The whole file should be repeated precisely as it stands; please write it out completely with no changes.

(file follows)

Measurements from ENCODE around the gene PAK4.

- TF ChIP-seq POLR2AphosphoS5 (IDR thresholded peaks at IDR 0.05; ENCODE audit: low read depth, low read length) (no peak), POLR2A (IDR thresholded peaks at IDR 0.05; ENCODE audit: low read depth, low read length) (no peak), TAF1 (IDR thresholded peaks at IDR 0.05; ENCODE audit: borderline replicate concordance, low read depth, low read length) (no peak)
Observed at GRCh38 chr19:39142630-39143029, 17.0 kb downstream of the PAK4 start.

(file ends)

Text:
Measurements from ENCODE around the gene PAK4.

- TF ChIP-seq POLR2AphosphoS5 (IDR thresholded peaks at IDR 0.05; ENCODE audit: low read depth, low read length) (no peak), POLR2A (IDR thresholded peaks at IDR 0.05; ENCODE audit: low read depth, low read length) (no peak), TAF1 (IDR thresholded peaks at IDR 0.05; ENCODE audit: borderline replicate concordance, low read depth, low read length) (no peak)
Observed at GRCh38 chr19:39142630-39143029, 17.0 kb downstream of the PAK4 start.